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Quantum Entanglement Has Now Been Directly Observed at The Macroscopic Scale

When two particles or things are entangled, even though they may be far away, their individual characteristics are connected in a way that is not permitted by the laws of conventional physics.

(Juha Juvonen)

It’s an odd phenomena that Einstein called “spooky activity at a distance,” yet scientists find it interesting because of how odd it is. A scale far larger than the subatomic particles typically associated with entanglement was used in a 2021 research to directly see and record quantum entanglement.

Although the tests used two extremely small metal drums that were each one-fifth the width of a human hair, the dimensions involved are still quite modest from our point of view, but in the world of quantum physics, they are incredibly enormous.

The macroscopic mechanical drums. (J. Teufel/NIST)

According to physicist John Teufel of the National Institute of Standards and Technology (NIST) in the US, “If you study the position and momentum data for the two drums individually, they each just seem hot” last year.

But when we combine them, we can see that what appears to be random motion in one drum is actually highly associated with it in a way that can only be made feasible by quantum entanglement.

Although there is no reason to believe that quantum entanglement cannot occur with macroscopic objects, it was previously believed that these effects were not apparent at bigger scales or that the macroscopic scale was subject to other laws.

That may not be the case, according to recent studies. The same quantum laws really apply and are visible in this situation as well. Microwave photons were used to vibrate the small drum membranes, which were kept in sync with respect to their positions and speeds.

The drums were cooled, entangled, then monitored in stages inside a cryogenically cold container to eliminate outside interference, a typical issue with quantum states. The states of the drums are then encoded in a radar-like reflected microwave field.

Macroscopic quantum entanglement had been the subject of earlier investigations as well, but the 2021 study went further: all essential measurements were taken rather than assumed, and the entanglement was created in a deterministic, non-random manner.

Researchers who are also working with macroscopic drums (or oscillators) in a state of quantum entanglement have demonstrated how it is feasible to detect the location and momentum of the two drumheads at the same time in a related but distinct series of experiments.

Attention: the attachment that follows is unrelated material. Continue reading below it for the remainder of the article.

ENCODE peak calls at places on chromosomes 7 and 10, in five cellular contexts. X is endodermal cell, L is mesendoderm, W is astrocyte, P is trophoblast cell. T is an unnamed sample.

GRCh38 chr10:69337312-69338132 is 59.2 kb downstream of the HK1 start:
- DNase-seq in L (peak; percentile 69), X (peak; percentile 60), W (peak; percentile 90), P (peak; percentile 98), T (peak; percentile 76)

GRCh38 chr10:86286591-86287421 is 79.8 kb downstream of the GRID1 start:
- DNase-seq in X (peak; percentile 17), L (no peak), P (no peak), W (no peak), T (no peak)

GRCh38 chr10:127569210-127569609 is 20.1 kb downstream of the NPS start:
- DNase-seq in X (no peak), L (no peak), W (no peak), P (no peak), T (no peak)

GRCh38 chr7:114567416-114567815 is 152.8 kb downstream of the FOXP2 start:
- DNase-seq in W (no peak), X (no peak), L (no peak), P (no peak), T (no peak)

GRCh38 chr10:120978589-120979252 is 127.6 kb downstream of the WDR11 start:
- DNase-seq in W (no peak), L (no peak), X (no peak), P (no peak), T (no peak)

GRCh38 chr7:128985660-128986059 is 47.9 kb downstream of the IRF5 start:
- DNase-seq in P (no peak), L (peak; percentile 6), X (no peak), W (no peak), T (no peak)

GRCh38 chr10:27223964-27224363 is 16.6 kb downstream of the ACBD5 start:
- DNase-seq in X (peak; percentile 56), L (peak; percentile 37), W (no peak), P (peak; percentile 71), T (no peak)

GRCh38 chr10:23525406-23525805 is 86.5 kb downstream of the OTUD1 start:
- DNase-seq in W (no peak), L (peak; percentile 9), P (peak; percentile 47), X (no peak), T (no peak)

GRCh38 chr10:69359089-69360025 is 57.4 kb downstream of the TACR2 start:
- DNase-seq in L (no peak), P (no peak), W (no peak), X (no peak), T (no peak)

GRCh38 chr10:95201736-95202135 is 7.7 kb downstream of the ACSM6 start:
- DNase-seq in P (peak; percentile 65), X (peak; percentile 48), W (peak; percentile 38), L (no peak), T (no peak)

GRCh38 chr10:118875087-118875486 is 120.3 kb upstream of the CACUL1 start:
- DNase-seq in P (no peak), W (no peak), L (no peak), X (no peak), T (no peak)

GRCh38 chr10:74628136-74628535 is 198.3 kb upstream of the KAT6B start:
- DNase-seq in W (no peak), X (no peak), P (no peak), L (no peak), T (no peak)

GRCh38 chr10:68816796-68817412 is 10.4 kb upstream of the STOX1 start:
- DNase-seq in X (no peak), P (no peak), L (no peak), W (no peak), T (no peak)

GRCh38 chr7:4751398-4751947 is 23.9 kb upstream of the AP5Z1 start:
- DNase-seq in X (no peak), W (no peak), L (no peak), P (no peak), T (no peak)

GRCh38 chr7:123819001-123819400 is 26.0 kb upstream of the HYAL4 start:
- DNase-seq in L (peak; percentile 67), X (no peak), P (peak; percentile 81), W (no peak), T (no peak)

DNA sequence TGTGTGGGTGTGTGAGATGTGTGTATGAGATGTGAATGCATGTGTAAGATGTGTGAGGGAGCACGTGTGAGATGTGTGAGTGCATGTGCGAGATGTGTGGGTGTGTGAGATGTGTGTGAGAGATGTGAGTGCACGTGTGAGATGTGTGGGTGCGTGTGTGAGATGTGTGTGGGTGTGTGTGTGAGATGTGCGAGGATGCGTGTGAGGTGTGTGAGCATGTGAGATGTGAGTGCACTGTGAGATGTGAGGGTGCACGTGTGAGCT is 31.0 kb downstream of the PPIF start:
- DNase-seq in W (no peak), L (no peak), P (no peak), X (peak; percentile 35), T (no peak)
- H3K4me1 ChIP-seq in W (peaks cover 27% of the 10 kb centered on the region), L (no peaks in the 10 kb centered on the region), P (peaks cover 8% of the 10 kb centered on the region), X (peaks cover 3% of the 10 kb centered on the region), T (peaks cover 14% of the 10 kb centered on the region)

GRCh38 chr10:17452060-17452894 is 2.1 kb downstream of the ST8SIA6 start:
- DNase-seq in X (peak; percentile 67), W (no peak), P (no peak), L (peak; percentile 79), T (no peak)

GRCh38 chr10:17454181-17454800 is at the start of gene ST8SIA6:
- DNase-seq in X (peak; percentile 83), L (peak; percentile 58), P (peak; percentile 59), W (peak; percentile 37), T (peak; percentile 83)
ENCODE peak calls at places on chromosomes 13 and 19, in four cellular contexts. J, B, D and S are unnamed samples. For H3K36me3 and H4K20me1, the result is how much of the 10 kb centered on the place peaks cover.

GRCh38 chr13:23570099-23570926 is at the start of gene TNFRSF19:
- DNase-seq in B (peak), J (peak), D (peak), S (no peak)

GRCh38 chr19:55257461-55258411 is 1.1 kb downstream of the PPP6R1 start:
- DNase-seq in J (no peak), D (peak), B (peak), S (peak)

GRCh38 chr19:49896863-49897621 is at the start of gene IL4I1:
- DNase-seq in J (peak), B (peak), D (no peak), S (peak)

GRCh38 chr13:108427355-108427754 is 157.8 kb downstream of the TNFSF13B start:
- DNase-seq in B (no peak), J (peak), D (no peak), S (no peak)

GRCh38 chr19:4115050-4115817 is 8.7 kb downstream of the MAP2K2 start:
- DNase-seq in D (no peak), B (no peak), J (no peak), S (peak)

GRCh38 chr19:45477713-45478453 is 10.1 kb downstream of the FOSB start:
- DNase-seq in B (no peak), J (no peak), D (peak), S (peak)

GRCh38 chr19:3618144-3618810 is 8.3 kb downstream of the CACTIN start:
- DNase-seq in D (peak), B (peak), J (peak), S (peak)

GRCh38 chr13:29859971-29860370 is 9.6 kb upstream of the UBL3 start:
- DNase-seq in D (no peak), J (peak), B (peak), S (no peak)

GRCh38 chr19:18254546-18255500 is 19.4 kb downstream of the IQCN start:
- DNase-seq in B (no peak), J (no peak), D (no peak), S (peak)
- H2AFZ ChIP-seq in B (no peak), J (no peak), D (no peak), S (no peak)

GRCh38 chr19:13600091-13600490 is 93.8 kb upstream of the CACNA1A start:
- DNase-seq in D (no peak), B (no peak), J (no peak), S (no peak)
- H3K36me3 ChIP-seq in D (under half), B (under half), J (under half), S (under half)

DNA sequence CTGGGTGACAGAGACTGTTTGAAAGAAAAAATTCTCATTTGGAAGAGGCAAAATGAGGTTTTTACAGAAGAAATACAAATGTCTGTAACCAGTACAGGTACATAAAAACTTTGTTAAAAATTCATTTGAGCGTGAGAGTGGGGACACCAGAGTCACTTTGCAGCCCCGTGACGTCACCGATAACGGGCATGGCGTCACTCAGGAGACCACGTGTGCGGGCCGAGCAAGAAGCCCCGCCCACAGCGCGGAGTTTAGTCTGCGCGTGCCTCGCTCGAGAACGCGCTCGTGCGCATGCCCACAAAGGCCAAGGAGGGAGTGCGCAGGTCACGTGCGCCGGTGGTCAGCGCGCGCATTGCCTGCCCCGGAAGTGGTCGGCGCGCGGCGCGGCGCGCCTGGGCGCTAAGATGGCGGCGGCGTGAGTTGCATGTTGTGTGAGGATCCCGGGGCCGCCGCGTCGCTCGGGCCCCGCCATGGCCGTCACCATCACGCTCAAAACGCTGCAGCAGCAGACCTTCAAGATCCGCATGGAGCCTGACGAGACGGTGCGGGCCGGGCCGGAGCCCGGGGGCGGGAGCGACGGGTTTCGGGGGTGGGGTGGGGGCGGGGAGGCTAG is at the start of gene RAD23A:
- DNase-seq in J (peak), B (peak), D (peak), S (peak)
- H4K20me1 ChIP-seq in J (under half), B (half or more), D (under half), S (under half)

The drumheads in our work display a collective quantum motion, according to physicist Laure Mercier de Lepinay of Finland’s Aalto University. The drums vibrate at a phase that is the opposite of one another, so when one is in the final position of the vibration cycle, the other is in the final position simultaneously.

In this case, treating the two drums as a single quantum-mechanical object cancels out the quantum uncertainty of the drums’ motion.

This story is noteworthy because it circumvents Heisenberg’s Uncertainty Principle, which states that momentum and location cannot be accurately measured at the same time. According to the concept, recording either measurement would cause interference with the other due to a phenomenon known as quantum back action.

This particular piece of research uses that entanglement to avoid quantum back action and supports the other study in showing macroscopic quantum entanglement, effectively defining the boundary between classical physics (where the Uncertainty Principle applies) and quantum physics (where it currently doesn’t appear to).

The ability to manage and entangle items on a macroscopic scale such that they can power next-generation communication networks is one of the potential future uses of both sets of results.

Physicists Hoi-Kwan Lau and Aashish Clerk, who weren’t involved in the studies, wrote in a commentary on the work that was published at the time, “Apart from practical applications, these experiments address how far into the macroscopic realm experiments can push the observation of distinctly quantum phenomena.”

The first and second studies were both released in Science.

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